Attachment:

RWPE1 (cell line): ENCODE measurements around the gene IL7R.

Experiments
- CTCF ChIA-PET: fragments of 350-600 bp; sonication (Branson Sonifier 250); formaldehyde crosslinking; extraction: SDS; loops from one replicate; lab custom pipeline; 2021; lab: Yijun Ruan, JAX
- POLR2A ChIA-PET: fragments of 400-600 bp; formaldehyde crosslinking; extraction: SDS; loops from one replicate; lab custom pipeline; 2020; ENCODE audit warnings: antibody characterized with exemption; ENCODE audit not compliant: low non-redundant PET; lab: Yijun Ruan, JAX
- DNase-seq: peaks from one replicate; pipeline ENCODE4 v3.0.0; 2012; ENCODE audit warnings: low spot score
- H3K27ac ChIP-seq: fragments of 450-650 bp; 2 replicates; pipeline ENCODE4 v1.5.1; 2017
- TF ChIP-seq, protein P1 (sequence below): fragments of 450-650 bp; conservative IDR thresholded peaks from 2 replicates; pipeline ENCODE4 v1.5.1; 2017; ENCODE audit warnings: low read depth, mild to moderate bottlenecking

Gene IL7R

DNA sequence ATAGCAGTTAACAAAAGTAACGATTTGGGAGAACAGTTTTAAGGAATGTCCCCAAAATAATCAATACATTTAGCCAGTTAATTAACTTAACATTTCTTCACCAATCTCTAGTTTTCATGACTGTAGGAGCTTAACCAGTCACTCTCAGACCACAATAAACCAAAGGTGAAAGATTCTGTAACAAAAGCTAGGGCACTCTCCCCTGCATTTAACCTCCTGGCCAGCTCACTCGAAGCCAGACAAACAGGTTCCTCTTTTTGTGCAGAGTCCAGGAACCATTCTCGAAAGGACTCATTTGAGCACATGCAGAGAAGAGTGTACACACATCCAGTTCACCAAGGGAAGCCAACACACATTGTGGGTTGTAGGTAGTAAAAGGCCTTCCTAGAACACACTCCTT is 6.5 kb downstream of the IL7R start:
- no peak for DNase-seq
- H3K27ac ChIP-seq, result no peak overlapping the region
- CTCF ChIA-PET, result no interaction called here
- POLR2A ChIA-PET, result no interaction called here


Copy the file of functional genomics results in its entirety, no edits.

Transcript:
RWPE1 (cell line): ENCODE measurements around the gene IL7R.

Experiments
- CTCF ChIA-PET: fragments of 350-600 bp; sonication (Branson Sonifier 250); formaldehyde crosslinking; extraction: SDS; loops from one replicate; lab custom pipeline; 2021; lab: Yijun Ruan, JAX
- POLR2A ChIA-PET: fragments of 400-600 bp; formaldehyde crosslinking; extraction: SDS; loops from one replicate; lab custom pipeline; 2020; ENCODE audit warnings: antibody characterized with exemption; ENCODE audit not compliant: low non-redundant PET; lab: Yijun Ruan, JAX
- DNase-seq: peaks from one replicate; pipeline ENCODE4 v3.0.0; 2012; ENCODE audit warnings: low spot score
- H3K27ac ChIP-seq: fragments of 450-650 bp; 2 replicates; pipeline ENCODE4 v1.5.1; 2017
- TF ChIP-seq, protein P1 (sequence below): fragments of 450-650 bp; conservative IDR thresholded peaks from 2 replicates; pipeline ENCODE4 v1.5.1; 2017; ENCODE audit warnings: low read depth, mild to moderate bottlenecking

Gene IL7R

DNA sequence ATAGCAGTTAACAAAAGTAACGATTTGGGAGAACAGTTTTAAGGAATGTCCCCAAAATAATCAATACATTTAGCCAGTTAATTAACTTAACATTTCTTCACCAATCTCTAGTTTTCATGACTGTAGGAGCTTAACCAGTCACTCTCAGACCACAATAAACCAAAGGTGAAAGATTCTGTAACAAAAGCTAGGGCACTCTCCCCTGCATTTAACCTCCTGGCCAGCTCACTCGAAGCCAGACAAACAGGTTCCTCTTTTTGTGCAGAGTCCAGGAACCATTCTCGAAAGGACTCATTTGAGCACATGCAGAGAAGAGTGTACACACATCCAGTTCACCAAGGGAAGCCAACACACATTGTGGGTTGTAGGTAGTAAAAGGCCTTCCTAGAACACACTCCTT is 6.5 kb downstream of the IL7R start:
- no peak for DNase-seq
- H3K27ac ChIP-seq, result no peak overlapping the region
- CTCF ChIA-PET, result no interaction called here
- POLR2A ChIA-PET, result no interaction called here